Vaping-Linked Lung Illnesses Double, Vitamin E Acetate Leading Suspect
FRIDAY, Sept. 6, 2019 (HealthDay News) -- The number of cases of severe lung disease linked to vaping has now doubled, with more than 450 people in 33 states struck by the illness, U.S. health officials reported Friday. At least three of those patients have died.
The leading culprit at this point is an oily chemical called vitamin E acetate, according to the U.S. Centers for Disease Control and Prevention.
There have been three confirmed deaths linked to vaping, as well as one death that's potentially connected, Ileana Arias, acting deputy director of non-infectious diseases at the CDC, said during a media briefing on Friday. The deaths occurred in Illinois, Indiana and Oregon.
"The focus of our investigation is narrowing and that's great news, but we're still faced with complex questions in this outbreak that will take time to answer," Arias said.
The CDC urges people to not use e-cigarettes until more is known about what's causing these lung injuries.
"While this investigation is ongoing, people should consider not using e-cigarette products," said Dr. Dana Meaney-Delman, the incident manager in charge of the CDC's response to this health crisis.
"People who do use e-cigarette products should monitor themselves for symptoms such as cough, shortness of breath, chest pain, nausea and vomiting, and promptly seek medical attention for any health concerns," she added.
Many patients hospitalized
More information has also been released regarding the first 53 cases reported in Illinois and Wisconsin. Details on those cases was published Friday in the New England Journal of Medicine.
Nearly all of the patients -- 98% -- wound up being hospitalized, said Dr. Jennifer Layden, chief medical officer and state epidemiologist with the Illinois Department of Public Health. She spoke at the Friday news briefing.
"Among the patients that were hospitalized, over half required intensive care management and 32% required mechanical ventilation to help their breathing," Layden noted.
According to Meaney-Delman, many patients in cases reported nationwide said they had recently used "THC-containing products, and some reported using both THC- and nicotine-containing products," she said. "A smaller group reported using only nicotine products."
"We are aware that some laboratories have identified vitamin E acetate in product samples," Meaney-Delman said. Those labs have been connected with FDA for further research.
Vaped oil can turn dangerous
The oil is derived from vitamin E, which is found in vegetable oils, nuts and seeds, and leafy green veggies. Vitamin E acetate is available as a dietary supplement and skin treatment.
When vaped and inhaled, this oil can harm lung cells, said one respiratory expert.
"My understanding of vitamin E acetate, the oil, is that it needs to be heated to a very high temperature in order to be transformed into a vapor," explained Patricia Folan, who directs the Center for Tobacco Control at Northwell Health, in Great Neck, N.Y.
"However, when an individual inhales the vapor into their lungs, the temperature in their lungs is lower causing the substance to return to its oil state," she added. "This in turn causes shortness of breath, lung damage and the respiratory illness being seen in several individuals."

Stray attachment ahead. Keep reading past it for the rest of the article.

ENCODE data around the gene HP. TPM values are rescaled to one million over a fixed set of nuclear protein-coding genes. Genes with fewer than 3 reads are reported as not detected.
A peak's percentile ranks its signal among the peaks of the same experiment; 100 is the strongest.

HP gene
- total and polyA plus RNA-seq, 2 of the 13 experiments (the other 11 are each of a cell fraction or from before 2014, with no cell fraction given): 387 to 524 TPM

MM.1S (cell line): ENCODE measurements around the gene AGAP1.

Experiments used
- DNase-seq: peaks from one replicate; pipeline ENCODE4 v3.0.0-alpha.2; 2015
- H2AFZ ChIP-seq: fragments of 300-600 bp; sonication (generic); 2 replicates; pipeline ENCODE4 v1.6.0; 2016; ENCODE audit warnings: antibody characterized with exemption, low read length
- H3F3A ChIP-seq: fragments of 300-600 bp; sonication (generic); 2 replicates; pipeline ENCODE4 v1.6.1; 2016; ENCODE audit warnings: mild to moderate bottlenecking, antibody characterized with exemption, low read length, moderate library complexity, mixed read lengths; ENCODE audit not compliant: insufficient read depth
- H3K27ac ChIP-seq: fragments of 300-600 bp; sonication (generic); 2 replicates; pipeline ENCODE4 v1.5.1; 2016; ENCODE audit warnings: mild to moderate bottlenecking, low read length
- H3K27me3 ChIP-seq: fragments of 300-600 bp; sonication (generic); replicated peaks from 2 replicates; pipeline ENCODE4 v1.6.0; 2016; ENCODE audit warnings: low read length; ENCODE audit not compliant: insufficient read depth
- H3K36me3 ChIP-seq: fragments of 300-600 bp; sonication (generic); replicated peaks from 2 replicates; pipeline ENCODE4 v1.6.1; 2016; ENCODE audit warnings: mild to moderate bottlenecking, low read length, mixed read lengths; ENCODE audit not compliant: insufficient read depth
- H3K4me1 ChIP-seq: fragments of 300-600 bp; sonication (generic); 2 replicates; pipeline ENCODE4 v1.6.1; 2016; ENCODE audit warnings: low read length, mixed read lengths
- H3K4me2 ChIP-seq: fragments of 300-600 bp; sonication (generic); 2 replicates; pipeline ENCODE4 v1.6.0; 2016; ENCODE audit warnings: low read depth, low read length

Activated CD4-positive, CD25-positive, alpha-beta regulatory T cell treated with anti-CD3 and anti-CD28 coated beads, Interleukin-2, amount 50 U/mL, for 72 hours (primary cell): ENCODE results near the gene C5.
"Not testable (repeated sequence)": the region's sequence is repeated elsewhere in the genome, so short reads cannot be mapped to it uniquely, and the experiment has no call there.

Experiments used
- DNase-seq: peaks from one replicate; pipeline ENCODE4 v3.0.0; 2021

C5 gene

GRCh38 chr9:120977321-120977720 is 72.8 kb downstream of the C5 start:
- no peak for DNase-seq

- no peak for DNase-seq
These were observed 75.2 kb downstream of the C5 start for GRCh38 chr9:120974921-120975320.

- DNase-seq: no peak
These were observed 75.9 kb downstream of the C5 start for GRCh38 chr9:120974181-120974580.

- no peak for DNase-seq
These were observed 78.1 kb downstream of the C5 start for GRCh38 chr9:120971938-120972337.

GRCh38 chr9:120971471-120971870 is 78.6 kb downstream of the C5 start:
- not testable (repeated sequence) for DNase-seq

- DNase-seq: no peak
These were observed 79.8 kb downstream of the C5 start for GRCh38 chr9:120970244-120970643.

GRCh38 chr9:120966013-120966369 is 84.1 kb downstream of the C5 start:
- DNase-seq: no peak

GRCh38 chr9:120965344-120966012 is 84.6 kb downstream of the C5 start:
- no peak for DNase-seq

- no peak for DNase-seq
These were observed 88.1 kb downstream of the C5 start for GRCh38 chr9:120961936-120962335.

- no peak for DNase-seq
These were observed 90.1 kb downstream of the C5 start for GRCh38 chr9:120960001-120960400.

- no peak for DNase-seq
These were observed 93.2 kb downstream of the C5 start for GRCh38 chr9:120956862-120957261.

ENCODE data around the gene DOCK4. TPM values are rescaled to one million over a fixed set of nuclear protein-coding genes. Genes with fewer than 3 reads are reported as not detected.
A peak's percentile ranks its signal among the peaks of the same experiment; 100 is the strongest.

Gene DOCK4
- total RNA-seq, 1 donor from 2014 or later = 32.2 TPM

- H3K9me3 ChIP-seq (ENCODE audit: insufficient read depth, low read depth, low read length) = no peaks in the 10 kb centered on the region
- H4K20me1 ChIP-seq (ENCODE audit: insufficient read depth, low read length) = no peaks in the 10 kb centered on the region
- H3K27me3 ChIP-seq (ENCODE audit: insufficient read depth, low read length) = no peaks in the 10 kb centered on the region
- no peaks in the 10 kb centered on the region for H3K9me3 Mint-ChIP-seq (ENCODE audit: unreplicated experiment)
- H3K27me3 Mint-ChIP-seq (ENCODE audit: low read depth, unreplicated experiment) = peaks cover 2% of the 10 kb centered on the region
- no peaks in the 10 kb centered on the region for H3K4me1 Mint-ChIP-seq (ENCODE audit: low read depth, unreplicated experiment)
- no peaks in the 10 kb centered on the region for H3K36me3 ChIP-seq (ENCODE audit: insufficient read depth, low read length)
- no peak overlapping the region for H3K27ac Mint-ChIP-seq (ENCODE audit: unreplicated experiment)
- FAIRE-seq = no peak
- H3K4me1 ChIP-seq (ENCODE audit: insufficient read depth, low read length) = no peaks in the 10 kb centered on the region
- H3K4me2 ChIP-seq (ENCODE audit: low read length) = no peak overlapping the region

Dr. Teresa Murray Amato is chair of emergency medicine at Long Island Jewish Forest Hills in New York City. She noted that, "once inhaled, oil can set off an inflammatory response that can lead to severe lung injury. Acute respiratory distress syndrome (ARDS) is one of the dreaded complications as it can lead to the need for intubation -- placing a breathing tube -- and being placed on a ventilator to assist in the respiratory effort." In the most severe cases, ARDS can prove fatal, she said.
Other factors could be at play
Dr. Daniel Fox, a pulmonary and critical care specialist with WakeMed Health & Hospitals in North Carolina, said during the CDC media briefing that he has helped track a cluster of five cases that featured lung illness in relatively young people ages 18 to 35.
"All the patients we saw had consumed THC through their vaping devices. That seemed to be a common feature," Fox said.
The patients also all suffered from a non-infectious type of pneumonia called lipoid pneumonia. "It can occur when either oils or lipid-containing substances enter the lungs," Fox said.
The FDA currently has more than 120 samples linked to cases that are being tested, said Mitch Zeller, director of the CDC's Center for Tobacco Products.
"The FDA laboratory is analyzing these samples for the presence of a broad range of chemicals," Zeller said. "No one substance or compound -- including vitamin E acetate -- has been identified in all of the samples tested."
"If you're thinking of purchasing one of these products off the street, out of the back of a car, out of a trunk, in an alley, or if you're going to go home and make modifications to the product yourself using something you purchased from a third party or got from a friend -- think twice," Zeller said.
Visit the Center on Addiction for more on the dangers of vaping.
SOURCES: Sept. 6, 2019, media briefing, with: Ileana Arias, acting deputy director, non-infectious diseases, U.S. Centers for Disease Control and Prevention, Dana Meaney-Delman, M.D., incident manager, CDC 2019 Lung Injury Response, and Daniel Fox, M.D., pulmonary and critical care specialist, WakeMed Health & Hospitals, North Carolina; Teresa Murray Amato, M.D., chair, emergency medicine, Long Island Jewish Forest Hills, New York City; Patricia Folan, R.N., DNP, director, Center for Tobacco Control, Northwell Health, Great Neck, N.Y.